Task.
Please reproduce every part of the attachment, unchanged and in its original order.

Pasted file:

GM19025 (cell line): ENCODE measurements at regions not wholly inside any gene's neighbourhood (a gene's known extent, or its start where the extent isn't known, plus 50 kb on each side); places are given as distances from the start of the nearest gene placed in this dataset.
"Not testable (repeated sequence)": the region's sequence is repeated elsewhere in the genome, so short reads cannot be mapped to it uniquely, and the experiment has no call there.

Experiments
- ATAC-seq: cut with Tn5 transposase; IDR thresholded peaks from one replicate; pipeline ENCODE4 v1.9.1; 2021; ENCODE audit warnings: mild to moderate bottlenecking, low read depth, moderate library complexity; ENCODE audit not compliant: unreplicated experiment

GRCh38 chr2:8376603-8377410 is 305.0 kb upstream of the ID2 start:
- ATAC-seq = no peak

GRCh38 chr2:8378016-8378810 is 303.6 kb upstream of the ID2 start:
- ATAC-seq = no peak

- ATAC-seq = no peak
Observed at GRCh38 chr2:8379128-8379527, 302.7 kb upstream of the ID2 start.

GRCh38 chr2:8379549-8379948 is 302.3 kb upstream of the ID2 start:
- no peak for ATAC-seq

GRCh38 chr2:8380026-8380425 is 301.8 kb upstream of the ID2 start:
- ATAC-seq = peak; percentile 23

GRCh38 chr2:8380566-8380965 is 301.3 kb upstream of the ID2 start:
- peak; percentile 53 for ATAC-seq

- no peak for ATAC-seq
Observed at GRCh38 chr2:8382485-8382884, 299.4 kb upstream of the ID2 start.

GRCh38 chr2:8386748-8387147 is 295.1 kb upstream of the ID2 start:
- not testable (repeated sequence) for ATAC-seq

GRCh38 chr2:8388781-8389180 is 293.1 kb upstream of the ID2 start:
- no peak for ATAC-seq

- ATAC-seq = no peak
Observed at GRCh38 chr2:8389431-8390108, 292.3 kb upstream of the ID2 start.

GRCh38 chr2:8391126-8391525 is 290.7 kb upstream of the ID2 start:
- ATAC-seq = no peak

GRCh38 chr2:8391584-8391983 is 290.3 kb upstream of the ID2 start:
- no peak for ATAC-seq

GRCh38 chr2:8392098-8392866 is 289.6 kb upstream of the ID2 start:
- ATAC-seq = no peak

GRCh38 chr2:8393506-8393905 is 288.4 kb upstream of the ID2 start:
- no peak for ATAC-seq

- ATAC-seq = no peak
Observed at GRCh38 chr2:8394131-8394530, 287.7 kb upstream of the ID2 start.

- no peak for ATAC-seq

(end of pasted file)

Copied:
GM19025 (cell line): ENCODE measurements at regions not wholly inside any gene's neighbourhood (a gene's known extent, or its start where the extent isn't known, plus 50 kb on each side); places are given as distances from the start of the nearest gene placed in this dataset.
"Not testable (repeated sequence)": the region's sequence is repeated elsewhere in the genome, so short reads cannot be mapped to it uniquely, and the experiment has no call there.

Experiments
- ATAC-seq: cut with Tn5 transposase; IDR thresholded peaks from one replicate; pipeline ENCODE4 v1.9.1; 2021; ENCODE audit warnings: mild to moderate bottlenecking, low read depth, moderate library complexity; ENCODE audit not compliant: unreplicated experiment

GRCh38 chr2:8376603-8377410 is 305.0 kb upstream of the ID2 start:
- ATAC-seq = no peak

GRCh38 chr2:8378016-8378810 is 303.6 kb upstream of the ID2 start:
- ATAC-seq = no peak

- ATAC-seq = no peak
Observed at GRCh38 chr2:8379128-8379527, 302.7 kb upstream of the ID2 start.

GRCh38 chr2:8379549-8379948 is 302.3 kb upstream of the ID2 start:
- no peak for ATAC-seq

GRCh38 chr2:8380026-8380425 is 301.8 kb upstream of the ID2 start:
- ATAC-seq = peak; percentile 23

GRCh38 chr2:8380566-8380965 is 301.3 kb upstream of the ID2 start:
- peak; percentile 53 for ATAC-seq

- no peak for ATAC-seq
Observed at GRCh38 chr2:8382485-8382884, 299.4 kb upstream of the ID2 start.

GRCh38 chr2:8386748-8387147 is 295.1 kb upstream of the ID2 start:
- not testable (repeated sequence) for ATAC-seq

GRCh38 chr2:8388781-8389180 is 293.1 kb upstream of the ID2 start:
- no peak for ATAC-seq

- ATAC-seq = no peak
Observed at GRCh38 chr2:8389431-8390108, 292.3 kb upstream of the ID2 start.

GRCh38 chr2:8391126-8391525 is 290.7 kb upstream of the ID2 start:
- ATAC-seq = no peak

GRCh38 chr2:8391584-8391983 is 290.3 kb upstream of the ID2 start:
- no peak for ATAC-seq

GRCh38 chr2:8392098-8392866 is 289.6 kb upstream of the ID2 start:
- ATAC-seq = no peak

GRCh38 chr2:8393506-8393905 is 288.4 kb upstream of the ID2 start:
- no peak for ATAC-seq

- ATAC-seq = no peak
Observed at GRCh38 chr2:8394131-8394530, 287.7 kb upstream of the ID2 start.

- no peak for ATAC-seq